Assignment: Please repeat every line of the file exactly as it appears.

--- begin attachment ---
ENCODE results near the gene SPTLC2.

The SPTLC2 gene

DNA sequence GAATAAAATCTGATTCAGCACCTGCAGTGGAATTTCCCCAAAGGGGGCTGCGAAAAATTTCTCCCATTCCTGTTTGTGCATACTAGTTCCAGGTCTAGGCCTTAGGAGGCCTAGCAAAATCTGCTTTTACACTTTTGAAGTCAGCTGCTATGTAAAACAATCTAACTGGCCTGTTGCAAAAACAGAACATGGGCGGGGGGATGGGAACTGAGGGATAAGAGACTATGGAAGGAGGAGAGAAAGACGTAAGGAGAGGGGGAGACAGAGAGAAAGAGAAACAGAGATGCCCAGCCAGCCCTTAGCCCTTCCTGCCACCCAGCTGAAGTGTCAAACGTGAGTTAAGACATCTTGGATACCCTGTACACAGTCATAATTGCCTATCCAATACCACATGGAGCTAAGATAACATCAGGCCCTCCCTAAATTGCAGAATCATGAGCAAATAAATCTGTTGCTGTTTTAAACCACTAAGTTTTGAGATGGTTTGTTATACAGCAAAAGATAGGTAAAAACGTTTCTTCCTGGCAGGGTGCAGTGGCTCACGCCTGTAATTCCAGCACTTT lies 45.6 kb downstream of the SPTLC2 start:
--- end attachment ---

ENCODE results near the gene SPTLC2.

The SPTLC2 gene

DNA sequence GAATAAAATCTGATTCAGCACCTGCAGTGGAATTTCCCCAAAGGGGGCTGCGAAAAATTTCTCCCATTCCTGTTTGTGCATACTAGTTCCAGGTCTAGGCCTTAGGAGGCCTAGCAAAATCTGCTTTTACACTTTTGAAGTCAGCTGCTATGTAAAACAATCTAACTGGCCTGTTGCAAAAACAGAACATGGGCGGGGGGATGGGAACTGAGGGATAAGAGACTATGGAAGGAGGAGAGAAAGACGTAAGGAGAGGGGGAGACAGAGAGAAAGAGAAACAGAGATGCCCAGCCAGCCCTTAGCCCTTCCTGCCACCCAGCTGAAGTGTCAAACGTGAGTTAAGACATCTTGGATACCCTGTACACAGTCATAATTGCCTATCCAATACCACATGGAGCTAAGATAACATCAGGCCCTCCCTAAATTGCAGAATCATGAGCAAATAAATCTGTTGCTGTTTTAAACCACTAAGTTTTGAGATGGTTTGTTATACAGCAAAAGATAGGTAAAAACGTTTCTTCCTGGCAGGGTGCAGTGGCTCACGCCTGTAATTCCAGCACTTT lies 45.6 kb downstream of the SPTLC2 start: